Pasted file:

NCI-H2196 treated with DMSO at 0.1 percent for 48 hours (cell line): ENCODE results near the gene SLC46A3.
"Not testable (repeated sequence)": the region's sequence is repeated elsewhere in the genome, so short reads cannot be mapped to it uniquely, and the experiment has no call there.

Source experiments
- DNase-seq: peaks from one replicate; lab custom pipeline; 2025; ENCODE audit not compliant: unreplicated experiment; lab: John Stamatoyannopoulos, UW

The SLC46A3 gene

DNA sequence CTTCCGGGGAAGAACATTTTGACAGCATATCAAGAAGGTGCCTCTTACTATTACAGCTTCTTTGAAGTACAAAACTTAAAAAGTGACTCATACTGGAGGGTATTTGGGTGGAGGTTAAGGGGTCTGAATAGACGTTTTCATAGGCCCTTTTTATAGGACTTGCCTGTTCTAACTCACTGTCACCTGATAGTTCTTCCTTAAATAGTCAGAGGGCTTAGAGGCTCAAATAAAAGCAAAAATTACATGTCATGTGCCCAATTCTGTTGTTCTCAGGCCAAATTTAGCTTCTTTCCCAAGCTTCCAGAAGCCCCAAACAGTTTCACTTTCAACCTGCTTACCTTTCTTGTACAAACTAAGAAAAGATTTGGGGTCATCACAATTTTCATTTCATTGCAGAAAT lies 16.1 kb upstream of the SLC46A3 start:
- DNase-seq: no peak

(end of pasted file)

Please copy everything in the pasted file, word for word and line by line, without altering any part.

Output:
NCI-H2196 treated with DMSO at 0.1 percent for 48 hours (cell line): ENCODE results near the gene SLC46A3.
"Not testable (repeated sequence)": the region's sequence is repeated elsewhere in the genome, so short reads cannot be mapped to it uniquely, and the experiment has no call there.

Source experiments
- DNase-seq: peaks from one replicate; lab custom pipeline; 2025; ENCODE audit not compliant: unreplicated experiment; lab: John Stamatoyannopoulos, UW

The SLC46A3 gene

DNA sequence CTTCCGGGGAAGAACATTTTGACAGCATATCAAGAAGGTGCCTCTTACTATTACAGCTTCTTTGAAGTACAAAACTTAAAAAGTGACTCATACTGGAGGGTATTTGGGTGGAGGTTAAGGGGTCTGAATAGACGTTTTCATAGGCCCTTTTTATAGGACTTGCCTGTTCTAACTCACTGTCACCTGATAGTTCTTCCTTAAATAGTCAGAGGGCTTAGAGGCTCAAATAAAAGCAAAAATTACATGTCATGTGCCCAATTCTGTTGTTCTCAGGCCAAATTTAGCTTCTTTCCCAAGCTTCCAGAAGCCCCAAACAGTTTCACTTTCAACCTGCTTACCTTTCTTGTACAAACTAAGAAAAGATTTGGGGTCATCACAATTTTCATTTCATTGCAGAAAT lies 16.1 kb upstream of the SLC46A3 start:
- DNase-seq: no peak